Grief, Anger, Activism Follow AISD’s Move to Close Schools
Lingering questions over unreleased equity report fuel frustration
As the dust begins to settle following a Nov. 18 vote by the board of trustees of the Austin Independent School District to close four elementary schools and implement a host of districtwide initiatives, community members are reacting with grief, anger, and – above all – a desire to prevent what they consider inequitable school closures from happening in the future.
Lingering questions over a report from district Equity Officer Stephanie Hawley are fueling the frustration from community members. Last week, before the board voted, a district spokesperson told the Chronicle that Hawley's report, which looks at the impact of the school closures, was mostly complete, but undergoing edits and revisions from other district staff and could not be released until that work was completed. By Friday, Nov. 22, the report was still in draft form, and an estimated time of release remains unclear.
It appears Hawley repeatedly tried to share with top district leaders her concerns about inequities in the School Changes plan, including through the report, but she was not given the opportunity to do so. Ultimately, those concerns came out anyway, in Hawley's explosive assessment delivered to the school board just hours before they voted on the measure, in a statement that bewildered the staff and trustees present to hear it.
In communications with community leaders obtained by the Chronicle, Hawley said she tried for weeks to meet with AISD Superintendent Paul Cruz to discuss what she was learning about the impact the closures could have, but was not afforded the time. Hawley also wanted to present her findings to the board at a public meeting, but no such staff presentation was ever scheduled. Hawley has not spoken publicly about the school closures or her equity report as of press time, Nov. 26, but her Twitter feed since the board voted offers additional clues to her state of mind.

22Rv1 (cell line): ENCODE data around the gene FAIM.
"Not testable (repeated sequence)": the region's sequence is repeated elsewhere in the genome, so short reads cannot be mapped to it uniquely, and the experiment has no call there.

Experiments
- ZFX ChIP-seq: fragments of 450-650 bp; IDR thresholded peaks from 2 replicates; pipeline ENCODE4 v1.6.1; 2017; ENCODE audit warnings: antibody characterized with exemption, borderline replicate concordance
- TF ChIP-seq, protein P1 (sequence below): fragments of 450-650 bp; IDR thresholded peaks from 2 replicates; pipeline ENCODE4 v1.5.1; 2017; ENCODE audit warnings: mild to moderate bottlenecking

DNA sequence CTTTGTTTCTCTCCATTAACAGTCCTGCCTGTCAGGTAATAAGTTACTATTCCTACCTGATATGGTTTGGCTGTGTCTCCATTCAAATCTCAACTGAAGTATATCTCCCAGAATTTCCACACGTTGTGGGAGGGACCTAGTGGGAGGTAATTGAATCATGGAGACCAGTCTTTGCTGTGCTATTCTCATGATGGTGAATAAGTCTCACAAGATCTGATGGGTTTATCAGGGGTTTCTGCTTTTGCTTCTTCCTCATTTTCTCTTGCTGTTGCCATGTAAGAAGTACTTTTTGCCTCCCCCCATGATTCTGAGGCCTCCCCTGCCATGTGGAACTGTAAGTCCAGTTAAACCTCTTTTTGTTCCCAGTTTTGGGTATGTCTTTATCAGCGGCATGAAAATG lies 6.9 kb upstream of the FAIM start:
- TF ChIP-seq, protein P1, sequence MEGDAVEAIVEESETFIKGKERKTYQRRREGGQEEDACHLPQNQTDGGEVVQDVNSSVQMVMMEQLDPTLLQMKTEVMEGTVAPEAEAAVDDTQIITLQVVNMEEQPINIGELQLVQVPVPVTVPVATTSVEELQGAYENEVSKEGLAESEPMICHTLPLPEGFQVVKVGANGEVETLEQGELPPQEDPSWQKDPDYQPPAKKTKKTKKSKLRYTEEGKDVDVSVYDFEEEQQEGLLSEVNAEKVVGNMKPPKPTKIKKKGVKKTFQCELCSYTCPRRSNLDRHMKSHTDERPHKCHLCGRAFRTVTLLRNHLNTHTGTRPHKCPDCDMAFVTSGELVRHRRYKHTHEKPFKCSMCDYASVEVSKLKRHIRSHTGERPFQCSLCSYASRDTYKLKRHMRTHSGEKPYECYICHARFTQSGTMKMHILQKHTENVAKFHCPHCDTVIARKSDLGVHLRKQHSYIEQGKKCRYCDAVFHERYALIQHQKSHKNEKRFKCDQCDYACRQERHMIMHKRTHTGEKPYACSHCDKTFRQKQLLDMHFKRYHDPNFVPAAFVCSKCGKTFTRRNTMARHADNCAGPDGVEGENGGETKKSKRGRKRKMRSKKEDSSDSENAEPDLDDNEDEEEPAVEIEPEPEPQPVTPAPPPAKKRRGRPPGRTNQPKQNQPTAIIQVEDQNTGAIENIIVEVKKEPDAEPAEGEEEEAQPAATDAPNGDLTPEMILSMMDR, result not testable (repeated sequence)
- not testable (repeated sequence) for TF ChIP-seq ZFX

"When we educ[ation] leaders of color are lured into the sunken place to make racist decisions, children of color are harmed," she tweeted on Nov. 25, invoking a concept from Jordan Peele's 2017 horror masterpiece, Get Out. Before that, she shared an Education Week story headlined "The Challenging, Often Isolating Work of School District Chief Equity Officers," and most tellingly, on Nov. 19, the day after the board vote, she retweeted a quote from Martin Luther King Jr. that reads: "There comes a time when silence is betrayal."
In response to questions about Hawley's frustrated efforts to meet with Cruz, the district responded: "Dr. Hawley and Dr. Cruz have begun meeting more frequently and have established a recurring meeting schedule." That will provide little solace to community members who clamored for the report to be released before the board took action to close schools. The situation also validates concerns long expressed by Eastside education activists that hiring an equity officer wouldn't mean much if the district prevented the person from playing a meaningful role in planning decisions.
Already, some frustrated by the board's vote are looking ahead to 2020, when four trustees – all but one of whom voted in favor of the school closures – are up for reelection. District 3 Trustee Ann Teich, who voted against the proposals, told the Chronicle she would not seek another term for the unpaid position, and Kevin Foster, a professor at UT and one of the leading critics of the district's plan, has toyed with the idea of running for Teich's seat. As of press time, he remained undecided. (The 2020 filing period for AISD Trustees opens July 18 and closes on Aug. 17.)
The district now faces the directed energies of parents focused on the next phase of the School Changes effort, which could lead to the closure of an additional eight schools for which AISD opted to defer a final decision earlier this year. The district is set to begin community dialogue with schools that could be impacted – Ridgetop, Maplewood, Dawson, Joslin, and Pecan Springs elementary schools, and Webb and Bertha Sadler Means middle schools – in early 2020, to determine if closure and consolidation is the right solution.
Meanwhile, at the four schools to be closed as a result of this month's vote – Metz, Pease, Sims, and Brooke elementaries – "School Changes Implementation Teams" will be formed to work through how the consolidations can be carried out in ways that are least disruptive to students. The district will also conduct feasibility studies of each site to determine how the closed campus can be repurposed into a new community asset.
For many parents, though, AISD will have to undertake significant effort to rebuild trust and foster confidence in its School Changes plan. Like many parents engaged in the fight to keep their schools from being closed, Rose Guajardo, a parent at Pease, is ready to keep up the pressure on behalf of marginalized groups. "My reaction to the board vote has been complete activism," Guajardo told us. "It really opened my eyes to the inequities in AISD, and I intend to help change that."